Hundreds of Baby Sea Lions Wash Ashore

by Claude Dargan

el nino seals

These past few months of 2015 have been considered incredibly tolling on sea lions, specifically the pups. Droves of the baby sea lions are washing up on southern California shores in record-breaking numbers. Since January 1st of this year, the number of sea lion pups washing ashore has been over 2,250 and is still increasing each day. Even though sea lion pups have washed up on the shores in the past, this current amount is already nearly ten times the usual amount seen in the past first four months of the recent years. At such a rapid rate, this may be the worst marine mammal disaster documented in recent history.

How did this happen?

Scientists are still investigating the root cause of this marine mammal crisis. One of the more popular theories experts are agreeing on is that the sea lion populations are being affected by the significant variations in climate change. The ocean’s water temperature has gotten warmer, especially due to the El Nino wind patterns experienced this past winter. An El Nino is the irregular climate patterns that occur every few years and usually causes the Pacific Ocean region to receive abnormally high temperature and nutrient deprived water in the area. In this particular case with the sea lions, the El Nino has possibly caused the animals that are a part of a usual sea lion diet (such as squids and sardines) to move deeper or further away than usual. Since the food has become limited, the mother sea lions have to spend more time away to search for something nutritious to fulfill their pups’ diets. These now left alone pups are not only starving, but are forced into a predicament in which they have to wean themselves much earlier than usual. Most of these hungry pups are also too young to be able fend for themselves alone and are unable to dive too deep or far away. The result of this situation is what is being experienced now: desperate emaciated baby seals looking for food on land.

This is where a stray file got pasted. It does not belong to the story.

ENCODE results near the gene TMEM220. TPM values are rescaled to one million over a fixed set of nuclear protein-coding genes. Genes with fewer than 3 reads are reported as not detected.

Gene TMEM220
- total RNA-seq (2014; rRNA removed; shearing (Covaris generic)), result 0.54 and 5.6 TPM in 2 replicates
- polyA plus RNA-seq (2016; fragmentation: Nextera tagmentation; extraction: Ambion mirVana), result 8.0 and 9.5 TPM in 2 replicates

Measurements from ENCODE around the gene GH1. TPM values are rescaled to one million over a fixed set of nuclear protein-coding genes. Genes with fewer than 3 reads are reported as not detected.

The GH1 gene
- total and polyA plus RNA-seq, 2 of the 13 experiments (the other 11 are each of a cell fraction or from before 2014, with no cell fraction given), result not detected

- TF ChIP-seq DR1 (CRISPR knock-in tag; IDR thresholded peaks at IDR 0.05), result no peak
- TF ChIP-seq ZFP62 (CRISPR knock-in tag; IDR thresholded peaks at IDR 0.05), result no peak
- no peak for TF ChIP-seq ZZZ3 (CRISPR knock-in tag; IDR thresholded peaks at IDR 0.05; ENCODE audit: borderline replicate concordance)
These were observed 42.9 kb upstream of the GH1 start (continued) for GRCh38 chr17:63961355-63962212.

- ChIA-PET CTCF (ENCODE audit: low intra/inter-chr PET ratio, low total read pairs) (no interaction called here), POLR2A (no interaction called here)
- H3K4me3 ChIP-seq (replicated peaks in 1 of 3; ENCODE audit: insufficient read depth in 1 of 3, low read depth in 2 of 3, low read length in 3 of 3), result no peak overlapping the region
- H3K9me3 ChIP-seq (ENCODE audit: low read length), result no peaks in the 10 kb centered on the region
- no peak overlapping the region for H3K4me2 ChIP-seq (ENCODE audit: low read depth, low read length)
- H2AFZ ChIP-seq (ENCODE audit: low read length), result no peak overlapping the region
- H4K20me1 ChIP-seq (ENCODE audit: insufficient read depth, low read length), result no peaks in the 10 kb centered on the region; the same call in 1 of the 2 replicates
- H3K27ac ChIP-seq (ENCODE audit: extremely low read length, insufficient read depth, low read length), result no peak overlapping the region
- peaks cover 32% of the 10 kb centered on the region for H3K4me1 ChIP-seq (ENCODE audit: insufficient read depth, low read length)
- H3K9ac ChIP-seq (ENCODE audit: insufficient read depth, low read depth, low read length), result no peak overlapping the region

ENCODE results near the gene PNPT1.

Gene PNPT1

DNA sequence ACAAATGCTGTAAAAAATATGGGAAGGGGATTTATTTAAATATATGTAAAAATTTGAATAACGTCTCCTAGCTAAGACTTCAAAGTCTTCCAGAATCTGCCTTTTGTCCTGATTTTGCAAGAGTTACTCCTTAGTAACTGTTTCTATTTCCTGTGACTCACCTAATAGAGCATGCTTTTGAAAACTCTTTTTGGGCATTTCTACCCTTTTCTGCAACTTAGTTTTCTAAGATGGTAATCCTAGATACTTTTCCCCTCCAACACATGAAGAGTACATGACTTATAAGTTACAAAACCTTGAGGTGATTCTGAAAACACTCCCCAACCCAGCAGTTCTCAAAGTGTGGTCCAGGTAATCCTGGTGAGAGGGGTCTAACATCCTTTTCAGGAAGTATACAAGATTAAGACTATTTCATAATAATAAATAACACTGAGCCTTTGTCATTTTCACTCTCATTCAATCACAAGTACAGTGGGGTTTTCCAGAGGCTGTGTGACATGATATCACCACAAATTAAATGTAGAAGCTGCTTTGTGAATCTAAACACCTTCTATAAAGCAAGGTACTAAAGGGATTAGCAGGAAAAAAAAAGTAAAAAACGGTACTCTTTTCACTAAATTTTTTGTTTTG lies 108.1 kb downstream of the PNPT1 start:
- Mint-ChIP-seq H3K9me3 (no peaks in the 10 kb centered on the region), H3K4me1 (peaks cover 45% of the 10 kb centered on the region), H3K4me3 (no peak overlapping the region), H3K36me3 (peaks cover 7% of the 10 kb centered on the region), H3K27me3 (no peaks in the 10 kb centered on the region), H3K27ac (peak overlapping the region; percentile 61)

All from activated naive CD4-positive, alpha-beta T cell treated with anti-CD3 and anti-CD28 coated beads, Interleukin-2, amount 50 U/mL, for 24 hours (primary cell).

This is not a one-time occurrence however. According to Sharon Melin, a National Oceanic and Atmospheric Administration wildlife biologist, up to approximately 70% of baby sea lions born the preceding year have died due to environmental related events since 2013. This means that although the past El Nino patterns may have increased the negative effects on the sea lions’ ecosystems, this is also still a heavy issue occurring during non-El Nino experiencing seasons, and it is only going to get worst.

Other proposed theories of why this is all occurring could be due to a simple overpopulation within the food chain or possibly an outbreak of some type of sea lion related virus, such as calcivirus. This disease can cause paralysis and blindness within sea lions, and if the mothers become infected, then it leaves them unable to capably care for their offspring.

Whichever the case of the root cause of this ongoing disaster, the marine mammal rescue centers in the affected areas are all becoming overwhelmed with the number of pups coming in. The National Marine Fisheries Service has declared this situation an “Unusual Mortality Event” and that it is only going to get worse as the peak stranding season is soon to come. Sea World has also announced that since March 7th, their sea lion show has been temporarily suspended as the trainers are focusing now on the rescue efforts.

How can you help?

People in the local area can help immensely if they come and volunteer at one of these rescue centers. Also if anyone sights any of these sea lion pups washing on land, it is best to call the authorities. It has been noted though, that for many of those that have been calling in recently, that it may take a while for the authorities to show up due to the sheer number of pups that need help. Some of the rescues, such as the Marine Mammal Care Center, have already used up the majority of their budget for the year due to all of the rescues.

To find out more information or if you are not in the immediate vicinity of the affected area but still want to donate and contribute you can visit the following organizations’ websites.

Sea World:

Marine Mammal Care Center:

Pacific Marine Mammal Center:

National Ocean and Atmosphere Administration: